In the days between those mass killings, Facebook CEO Mark Zuckerberg and his wife, Dr. Priscilla Chan, became the parents of a baby they named Max, and they announced their plan to give away 99% of their fortune
-- currently estimated at $45 billion -- to make the world a better place for their newborn daughter.
I think they should narrow their horizon. If the Chan-Zuckerbergs really want to make the world a better place, they should read the first paragraph of this op-ed and invest some of their $44.5 billion into solutions to help stop our rampage at home. The same goes for Bill and Melinda Gates, and Warren Buffett, and the Clinton Foundation.
Instead of spending so much money on solving the problems of the Third World, they could put some of it into solving our biggest problem here -- gun violence. It is a public health and national security issue, and it can be eradicated with the combination of massive investment and key influencers, instead of just the government.
Consider that Tashfeen Malik
, who carried out the San Bernardino attack with her husband, Syed Rizwan Farook
, had pledged allegiance to ISIS
in a posting on Facebook, U.S. officials have said. Consider that Robert Lewis Dear
, the suspect in the Colorado Springs attack, had been accused of violence against women and was feared by his neighbors.
Consider that James Holmes
, who shot up a movie theater in Aurora, Colorado, and Adam Lanza, who killed 20 first-graders and six adults in Newtown, Connecticut, and Seung-Hui Cho, who killed 32 people at Virginia Tech, all had serious mental health issues.
Available data existed on almost every one of these individuals before they started shooting. But what we didn't have -- and still don't have -- is what might have prevented all those killings in the first place: an infrastructure that would enable us to combine relevant data from multiple sources and integrate it to give us more real-time signals about imminent danger. Building such a network will require billions of dollars from people such as Zuckerberg and Gates, who understand how to do it.
We're not unaccustomed to using personal data to make threat assessments. Companies look at our driving records to determine how much we should pay for car insurance. Banks assess our credit records to determine whether to give us a mortgage. Privacy is important, but we routinely surrender a bit of it willingly every day. Yet when it comes to gun violence -- literally a matter of life or death -- we're inexplicably more interested in protecting our privacy than we are of protecting our lives.
You don't have to be a rocket scientist to understand that when one in five
Americans suffers from mental illness every year, and one in three
Americans owns at least one gun, there has to be a fairly large percentage of the American population that belongs to both groups.
That's an issue of national security. Add the risk of international terrorism, and this further substantiates the need to integrate massive data to make threat assessment more sophisticated.
All of this data already exists. We're just not making use of it in a way that maximizes its potential.
When people who have been diagnosed with schizophrenia or severe bipolar disorder and others who are on America's terrorist watch list can purchase firearms without a background check -- when people aligned with terrorist organizations can signal their intentions on social media -- we are not being proactive in protecting ourselves. We're just sitting back, wringing our hands, offering our prayers and ignoring all of these critical signals, waiting for the next shooting to happen.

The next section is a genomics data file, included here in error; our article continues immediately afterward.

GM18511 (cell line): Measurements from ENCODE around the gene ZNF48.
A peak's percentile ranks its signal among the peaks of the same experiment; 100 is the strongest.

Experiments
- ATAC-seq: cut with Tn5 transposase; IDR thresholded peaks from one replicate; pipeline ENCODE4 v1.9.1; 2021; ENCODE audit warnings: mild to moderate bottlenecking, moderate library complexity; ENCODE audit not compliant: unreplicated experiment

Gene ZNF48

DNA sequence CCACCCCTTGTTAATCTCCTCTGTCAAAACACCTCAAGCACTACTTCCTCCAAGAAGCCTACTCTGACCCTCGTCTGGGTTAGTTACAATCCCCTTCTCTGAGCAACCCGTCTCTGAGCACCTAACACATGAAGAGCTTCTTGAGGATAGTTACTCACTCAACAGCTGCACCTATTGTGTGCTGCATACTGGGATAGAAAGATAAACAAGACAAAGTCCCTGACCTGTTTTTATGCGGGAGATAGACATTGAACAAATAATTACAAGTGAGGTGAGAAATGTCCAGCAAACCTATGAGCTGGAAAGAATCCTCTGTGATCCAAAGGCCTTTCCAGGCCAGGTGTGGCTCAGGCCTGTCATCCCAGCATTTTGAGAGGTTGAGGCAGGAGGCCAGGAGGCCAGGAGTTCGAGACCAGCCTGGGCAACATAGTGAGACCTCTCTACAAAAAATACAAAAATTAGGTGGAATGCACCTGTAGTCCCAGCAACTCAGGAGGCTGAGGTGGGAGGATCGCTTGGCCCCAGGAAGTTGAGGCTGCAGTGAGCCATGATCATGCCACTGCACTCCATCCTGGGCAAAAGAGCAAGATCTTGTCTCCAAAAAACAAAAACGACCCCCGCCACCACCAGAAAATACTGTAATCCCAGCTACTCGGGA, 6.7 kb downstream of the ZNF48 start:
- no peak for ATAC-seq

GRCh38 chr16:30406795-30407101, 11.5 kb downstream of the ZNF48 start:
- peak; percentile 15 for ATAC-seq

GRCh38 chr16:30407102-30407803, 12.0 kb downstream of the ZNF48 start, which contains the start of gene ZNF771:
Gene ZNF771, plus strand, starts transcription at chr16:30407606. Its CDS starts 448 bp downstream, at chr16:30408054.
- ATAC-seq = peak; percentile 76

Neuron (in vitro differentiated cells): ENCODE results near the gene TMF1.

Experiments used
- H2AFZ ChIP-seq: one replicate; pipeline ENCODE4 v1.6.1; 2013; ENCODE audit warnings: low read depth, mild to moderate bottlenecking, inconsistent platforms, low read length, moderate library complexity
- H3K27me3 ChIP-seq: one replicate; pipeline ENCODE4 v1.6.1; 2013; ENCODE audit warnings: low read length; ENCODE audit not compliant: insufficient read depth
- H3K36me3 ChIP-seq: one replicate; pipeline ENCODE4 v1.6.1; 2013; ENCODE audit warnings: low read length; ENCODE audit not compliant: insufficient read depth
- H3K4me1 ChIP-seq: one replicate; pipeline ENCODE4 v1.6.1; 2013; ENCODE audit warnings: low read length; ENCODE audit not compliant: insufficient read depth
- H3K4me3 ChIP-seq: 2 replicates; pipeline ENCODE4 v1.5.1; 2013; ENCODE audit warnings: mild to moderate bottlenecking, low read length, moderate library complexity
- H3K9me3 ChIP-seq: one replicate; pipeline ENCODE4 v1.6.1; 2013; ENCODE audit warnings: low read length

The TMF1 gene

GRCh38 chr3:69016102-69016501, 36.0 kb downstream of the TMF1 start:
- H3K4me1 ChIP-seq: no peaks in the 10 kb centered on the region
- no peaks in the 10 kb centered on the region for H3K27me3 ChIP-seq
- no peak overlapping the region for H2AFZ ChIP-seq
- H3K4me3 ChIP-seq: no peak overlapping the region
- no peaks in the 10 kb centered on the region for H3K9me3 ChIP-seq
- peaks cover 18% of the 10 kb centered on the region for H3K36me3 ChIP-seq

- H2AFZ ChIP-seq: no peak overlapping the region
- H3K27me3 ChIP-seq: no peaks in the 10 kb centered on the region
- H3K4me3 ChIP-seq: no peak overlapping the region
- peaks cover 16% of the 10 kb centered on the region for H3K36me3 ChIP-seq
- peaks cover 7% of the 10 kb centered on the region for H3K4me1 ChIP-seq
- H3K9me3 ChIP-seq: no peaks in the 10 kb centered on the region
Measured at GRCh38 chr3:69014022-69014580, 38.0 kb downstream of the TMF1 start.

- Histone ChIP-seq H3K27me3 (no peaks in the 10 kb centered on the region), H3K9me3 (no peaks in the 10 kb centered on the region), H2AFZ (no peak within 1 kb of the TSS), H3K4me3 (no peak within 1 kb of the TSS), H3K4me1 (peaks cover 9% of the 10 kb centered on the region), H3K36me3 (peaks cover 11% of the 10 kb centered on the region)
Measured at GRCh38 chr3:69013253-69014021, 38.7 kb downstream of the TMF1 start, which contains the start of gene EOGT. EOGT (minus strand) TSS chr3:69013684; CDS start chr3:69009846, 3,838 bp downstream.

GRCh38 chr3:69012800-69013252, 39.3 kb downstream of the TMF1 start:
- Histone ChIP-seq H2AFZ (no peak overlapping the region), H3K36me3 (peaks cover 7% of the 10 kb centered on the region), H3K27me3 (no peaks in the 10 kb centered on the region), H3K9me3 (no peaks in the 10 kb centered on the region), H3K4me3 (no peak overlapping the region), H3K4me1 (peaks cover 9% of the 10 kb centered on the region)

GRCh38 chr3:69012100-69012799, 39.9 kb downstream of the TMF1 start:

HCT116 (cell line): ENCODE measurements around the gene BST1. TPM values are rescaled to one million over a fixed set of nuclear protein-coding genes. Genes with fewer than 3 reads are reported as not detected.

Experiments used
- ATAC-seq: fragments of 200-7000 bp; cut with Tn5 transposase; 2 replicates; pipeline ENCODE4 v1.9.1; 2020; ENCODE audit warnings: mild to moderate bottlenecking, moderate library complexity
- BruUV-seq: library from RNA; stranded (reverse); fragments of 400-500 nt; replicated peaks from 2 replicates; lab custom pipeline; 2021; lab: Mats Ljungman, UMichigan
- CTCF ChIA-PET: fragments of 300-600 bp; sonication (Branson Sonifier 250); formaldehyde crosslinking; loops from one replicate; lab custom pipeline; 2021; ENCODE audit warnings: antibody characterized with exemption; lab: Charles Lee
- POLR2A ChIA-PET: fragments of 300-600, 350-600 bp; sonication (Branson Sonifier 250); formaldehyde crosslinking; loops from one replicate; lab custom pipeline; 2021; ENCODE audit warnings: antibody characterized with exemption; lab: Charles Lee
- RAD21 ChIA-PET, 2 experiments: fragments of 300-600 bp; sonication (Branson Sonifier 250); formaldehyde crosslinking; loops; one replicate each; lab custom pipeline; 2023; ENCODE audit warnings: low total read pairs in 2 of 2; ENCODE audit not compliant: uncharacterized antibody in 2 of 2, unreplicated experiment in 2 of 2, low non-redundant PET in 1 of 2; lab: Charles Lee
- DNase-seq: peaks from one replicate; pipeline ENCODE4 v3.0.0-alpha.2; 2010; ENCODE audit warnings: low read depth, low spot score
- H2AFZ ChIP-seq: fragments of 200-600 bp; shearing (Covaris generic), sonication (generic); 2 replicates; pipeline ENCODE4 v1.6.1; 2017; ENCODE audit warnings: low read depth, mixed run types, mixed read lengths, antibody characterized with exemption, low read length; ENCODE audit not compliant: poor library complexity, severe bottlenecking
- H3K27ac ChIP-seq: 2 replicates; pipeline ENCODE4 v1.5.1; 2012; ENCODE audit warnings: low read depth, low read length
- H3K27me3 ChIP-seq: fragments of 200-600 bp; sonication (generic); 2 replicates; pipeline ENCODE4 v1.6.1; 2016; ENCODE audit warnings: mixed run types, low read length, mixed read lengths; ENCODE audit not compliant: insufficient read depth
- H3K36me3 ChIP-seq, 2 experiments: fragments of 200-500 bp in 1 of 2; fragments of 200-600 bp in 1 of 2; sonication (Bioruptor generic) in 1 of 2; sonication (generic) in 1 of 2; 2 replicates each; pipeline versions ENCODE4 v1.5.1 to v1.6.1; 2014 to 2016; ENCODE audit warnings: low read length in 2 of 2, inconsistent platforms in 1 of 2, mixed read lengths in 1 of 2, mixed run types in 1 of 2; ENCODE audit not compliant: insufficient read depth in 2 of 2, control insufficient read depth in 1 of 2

Real risk is more than just guns
The U.S. surgeon general, Dr. Vivek Murthy, has famously suggested that guns are a public health risk. But the real risk isn't guns alone -- it's the combination of guns with mental illness or with political or religious extremism.
We need to get serious about figuring out who in our country is at risk of picking up a gun and killing others. It's true that not every gun owner is a threat, just as not everyone with high blood pressure is at risk of a stroke. And it's true that not every mentally ill individual is a threat, just as not everyone with high cholesterol will have a heart attack. But the combination of gun possession and mental illness -- like the combination of high blood pressure and high cholesterol -- clearly increases the odds. This is an identifiable combination that has to trigger a threat assessment that can save lives, and the data required to make that assessment are already available.
So why is nobody pounding his fist on his desk and saying he's going to invest his resources to educate the public, to combine the data and to make a serious move to end this national epidemic?
We need to bring together the wealthiest people in America, who have access to the data, and government officials who want to solve the problem of gun violence -- not by taking guns away from responsible people, and not by removing people with mental illness from society, but by finding ways to assess who poses a threat to the rest of us.
Yes, there are constitutional rights that must be protected, but every constitutional right has its limits. We have freedom of speech, but we can't shout "fire" in a crowded theater. I don't believe our Founding Fathers wrote the Second Amendment with a school massacre in mind. If keeping ourselves safe in public places means sacrificing a sliver of privacy, then it's worth it. This is not "Big Brother." This is common sense.
The information is already there. With a substantial investment, our brightest minds can devise a way to combine and share our criminal data, our terror-watch data, our health data and our gun possession data -- responsibly and without seriously compromising privacy -- so we can have a far more accurate assessment of threats and risks than we have today.